Henry le Despenser (c. 1341–1406) was an English nobleman who in his early life had been a soldier in Italy, and who in 1370 became Bishop of Norwich. He obtained a reputation as the ‘Fighting Bishop’ after playing his part in suppressing the Norfolk rebels during the Peasants’ Revolt, and later embarking on an ill-fated enterprise for Pope Urban VI, who in 1382 employed him to lead a crusade in Flanders against the supporters of the anti-pope Clement VII. For his defeat at the siege of Ypres (1383), Despenser was impeached in Parliament, attainted and deprived of his lands. He later regained his lands and favour with King Richard II of England. In 1399 Henry Bolingbroke landed at Ravenspur in Yorkshire and the military campaign that followed resulted in Richard’s abdication. Despenser remained true to Richard: he was subsequently imprisoned, but was afterwards reconciled with the new king. Henry le Despenser died in his diocese at North Elmham on 23 August 1406.
Little is known of Geoffrey Litster (also named by medieval chroniclers as Iohanne Lyttestere and Jekke Litster), a moderately wealthy dyer from the village of Felmingham in Norfolk. He is first recorded in the returns made by the collectors of the 1379 poll tax in Norfolk. As peasants, he and his men would have been both untrained and unequipped to fight Despenser’s fully armed and trained force. Geoffrey Litster was captured after the battle and executed soon afterwards at North Walsham.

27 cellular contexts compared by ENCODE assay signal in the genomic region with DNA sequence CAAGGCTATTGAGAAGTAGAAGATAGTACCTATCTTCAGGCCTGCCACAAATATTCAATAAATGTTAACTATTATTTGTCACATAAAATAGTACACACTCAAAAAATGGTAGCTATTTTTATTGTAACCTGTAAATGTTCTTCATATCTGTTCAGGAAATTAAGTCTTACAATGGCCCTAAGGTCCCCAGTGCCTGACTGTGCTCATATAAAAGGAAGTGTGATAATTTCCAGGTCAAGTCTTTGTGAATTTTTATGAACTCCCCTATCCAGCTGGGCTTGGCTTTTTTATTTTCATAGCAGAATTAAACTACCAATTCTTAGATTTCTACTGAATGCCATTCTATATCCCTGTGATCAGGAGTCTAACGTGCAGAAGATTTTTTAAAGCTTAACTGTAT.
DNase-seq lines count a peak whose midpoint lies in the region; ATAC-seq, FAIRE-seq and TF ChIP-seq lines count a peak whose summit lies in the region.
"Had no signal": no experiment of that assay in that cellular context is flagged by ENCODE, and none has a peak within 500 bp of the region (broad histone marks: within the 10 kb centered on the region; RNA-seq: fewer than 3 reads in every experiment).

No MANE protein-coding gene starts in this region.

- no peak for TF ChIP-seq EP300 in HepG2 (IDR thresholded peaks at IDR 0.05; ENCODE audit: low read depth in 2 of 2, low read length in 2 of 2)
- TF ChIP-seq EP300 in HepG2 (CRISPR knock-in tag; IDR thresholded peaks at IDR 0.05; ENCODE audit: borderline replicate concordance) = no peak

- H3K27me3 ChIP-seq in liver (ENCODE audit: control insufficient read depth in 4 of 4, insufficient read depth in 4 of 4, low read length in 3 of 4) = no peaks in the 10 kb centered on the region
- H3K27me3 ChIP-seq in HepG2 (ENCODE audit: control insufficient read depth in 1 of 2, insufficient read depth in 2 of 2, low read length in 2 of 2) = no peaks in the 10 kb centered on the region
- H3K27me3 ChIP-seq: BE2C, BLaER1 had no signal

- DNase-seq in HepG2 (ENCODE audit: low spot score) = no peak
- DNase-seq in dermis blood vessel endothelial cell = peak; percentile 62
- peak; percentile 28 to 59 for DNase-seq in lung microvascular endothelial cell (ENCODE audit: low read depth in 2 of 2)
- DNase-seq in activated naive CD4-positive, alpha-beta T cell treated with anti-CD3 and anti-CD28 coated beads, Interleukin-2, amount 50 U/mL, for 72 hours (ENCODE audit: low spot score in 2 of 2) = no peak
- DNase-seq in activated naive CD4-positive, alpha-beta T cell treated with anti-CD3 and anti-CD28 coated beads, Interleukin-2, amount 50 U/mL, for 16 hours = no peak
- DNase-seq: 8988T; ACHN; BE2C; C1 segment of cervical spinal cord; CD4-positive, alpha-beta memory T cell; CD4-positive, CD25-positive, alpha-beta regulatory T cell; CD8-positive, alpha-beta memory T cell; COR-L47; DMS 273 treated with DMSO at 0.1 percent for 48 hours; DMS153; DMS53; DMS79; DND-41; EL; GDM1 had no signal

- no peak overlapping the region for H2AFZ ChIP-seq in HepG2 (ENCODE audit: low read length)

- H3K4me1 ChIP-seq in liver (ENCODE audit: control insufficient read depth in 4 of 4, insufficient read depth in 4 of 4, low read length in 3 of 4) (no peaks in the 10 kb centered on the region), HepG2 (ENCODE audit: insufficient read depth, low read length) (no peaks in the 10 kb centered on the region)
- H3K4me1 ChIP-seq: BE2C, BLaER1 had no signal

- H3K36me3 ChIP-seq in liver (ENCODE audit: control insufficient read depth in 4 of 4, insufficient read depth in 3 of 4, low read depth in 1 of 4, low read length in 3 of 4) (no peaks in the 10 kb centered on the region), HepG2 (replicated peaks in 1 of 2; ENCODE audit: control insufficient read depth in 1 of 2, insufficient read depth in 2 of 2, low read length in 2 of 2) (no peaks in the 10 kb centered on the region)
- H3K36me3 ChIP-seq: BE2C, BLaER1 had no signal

Events in Norfolk Before the Battle:
During the summer of 1381, insurrection spread from the south-east of the country to other parts of England, including the diocese of Norwich, where the rebellion lasted less than a fortnight. On 14 June a group of rebels reached Thetford, and from there the revolt spread over south-western Norfolk towards the Fens. At the same time the rebels, led by Geoffrey Litster, moved across the north-eastern part of the county and tried to raise support throughout the local area. Over the next few days, the rebels converged on Norwich, Lynn and Swaffham. Norwich, then one of the largest and most important cities in the realm, was taken and occupied by Litster and his followers, who caused considerable damage to the property and possessions of anyone they perceived as an enemy (such as poll tax collectors and important officials) once they managed to enter the city. The Norwich rebels then travelled to Yarmouth, destroying legal records and landowners’ possessions, while other insurgents moving across north-east Norfolk destroyed court rolls and taxation documents. There were numerous incidents of pillage and extortion across the whole county.